]. With respect to the GPS data from a station-based BSS in Vienna from 2008 to 2009, Vogel et al., 2011 removed the trajectory data of broken bikes, utilizing data cleansing and mining. They discovered unequal distribution in bike usage and put forward regulation advice for bike sharing systems [19
]. Fernando Munoz-Mendez et al., 2018 used 1,459,945 ordered O–D pairs from the London station-based BSS from June to July in 2014 and showed that bike usage reflected rush hours. Compared to daytime trajectories, night trajectories were irregular and significantly decreased in number [20
]. Employing O–D data pairs from station-based BSS during several months in 2013 and 2014 in Chicago, Zhou et al., 2015 identified and verified clusters where shared bikes are densely used [21
]. Data from station-based BSS in eight cities in America are adopted by Kou et al., 2018 to identify the travel patterns, including the trip distance and distribution [22
]. In accordance with the station-based BSS data from a New York shared bike station in September, Faghih-Imani et al., 2016 notes that there is no statistically important relationship between bike usage and temperature [23
The existing spatial and temporal studies based on green transportation vehicles have various shortcomings. First, the studies adopt data that are concentrated on a time scale of less than one month (mainly several days), resulting in restrictions of time sensitivity and applicability. Second, the majority of studies on spatial and temporal characteristics (and data cleansing) are based on shared bikes instead of shared e-bikes, while e-bikes possess traits such as longer riding distance, faster speed, and destination orientation (directly targeting the ride destinations, such as work and entertainment districts, instead of transit stations). Third, past studies neglect small-scale areas, such as prefectures, as study areas and mostly focus on large-scale and metropolitan regions. Thus, this paper is conducted based on e-bike GPS data from May to July in 2018 in Tengzhou City and aims to shed light on the spatial and temporal characteristics of Tengzhou e-bike usage and human activities and gatherings.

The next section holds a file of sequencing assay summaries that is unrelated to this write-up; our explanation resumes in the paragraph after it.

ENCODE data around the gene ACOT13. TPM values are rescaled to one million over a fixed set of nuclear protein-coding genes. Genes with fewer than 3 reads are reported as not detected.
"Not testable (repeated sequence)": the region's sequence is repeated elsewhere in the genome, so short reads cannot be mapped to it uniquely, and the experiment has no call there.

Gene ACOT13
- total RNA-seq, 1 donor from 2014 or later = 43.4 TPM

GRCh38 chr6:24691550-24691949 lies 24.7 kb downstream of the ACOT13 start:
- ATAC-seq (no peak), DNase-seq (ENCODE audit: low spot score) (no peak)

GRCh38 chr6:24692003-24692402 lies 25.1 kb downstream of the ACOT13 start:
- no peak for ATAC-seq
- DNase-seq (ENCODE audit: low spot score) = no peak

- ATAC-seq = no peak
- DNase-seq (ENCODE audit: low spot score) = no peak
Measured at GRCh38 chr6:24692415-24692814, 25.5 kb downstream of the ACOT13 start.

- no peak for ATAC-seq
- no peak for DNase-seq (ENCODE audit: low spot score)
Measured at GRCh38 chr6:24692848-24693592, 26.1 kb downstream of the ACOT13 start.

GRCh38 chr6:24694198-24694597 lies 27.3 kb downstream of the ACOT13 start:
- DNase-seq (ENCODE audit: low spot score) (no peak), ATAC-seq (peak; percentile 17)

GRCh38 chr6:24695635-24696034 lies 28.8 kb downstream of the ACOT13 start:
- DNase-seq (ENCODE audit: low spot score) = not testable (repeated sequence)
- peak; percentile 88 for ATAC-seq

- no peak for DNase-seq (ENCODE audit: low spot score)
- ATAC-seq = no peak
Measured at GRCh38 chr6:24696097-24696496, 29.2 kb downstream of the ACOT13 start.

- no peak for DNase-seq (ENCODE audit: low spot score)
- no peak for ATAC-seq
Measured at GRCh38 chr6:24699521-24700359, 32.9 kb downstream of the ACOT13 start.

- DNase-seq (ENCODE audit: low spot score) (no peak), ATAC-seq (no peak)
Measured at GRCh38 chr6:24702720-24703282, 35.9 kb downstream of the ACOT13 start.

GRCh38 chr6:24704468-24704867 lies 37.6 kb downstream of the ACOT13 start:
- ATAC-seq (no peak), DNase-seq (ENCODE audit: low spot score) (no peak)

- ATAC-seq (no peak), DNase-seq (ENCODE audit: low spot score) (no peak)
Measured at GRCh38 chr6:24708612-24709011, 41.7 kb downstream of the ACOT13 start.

5. Conclusions and Suggestions
This paper studied e-bike usage patterns and citizens’ spatial and temporal mobility characteristics, based on real-time-extracted e-bike data from station-less BSS with geographic coordinate system information from May to July 2018 in the central area of Tengzhou City, Shandong Province, China. The main conclusions are as follows.
(1) Overall, shared e-bike trips and citizens’ mobility patterns are within 5 km and 10 min, with a speed ranging from 5 km/h to 20 km/h. Accordingly, the spatial arrangement of large business and work districts can maintain 5 km- or 15-min rides from residential districts. In addition, the data show that there are still users exceeding the government speed limit of 20 km/h. To address safety concerns and maintain traffic order, the government needs to reinforce speeding penalties.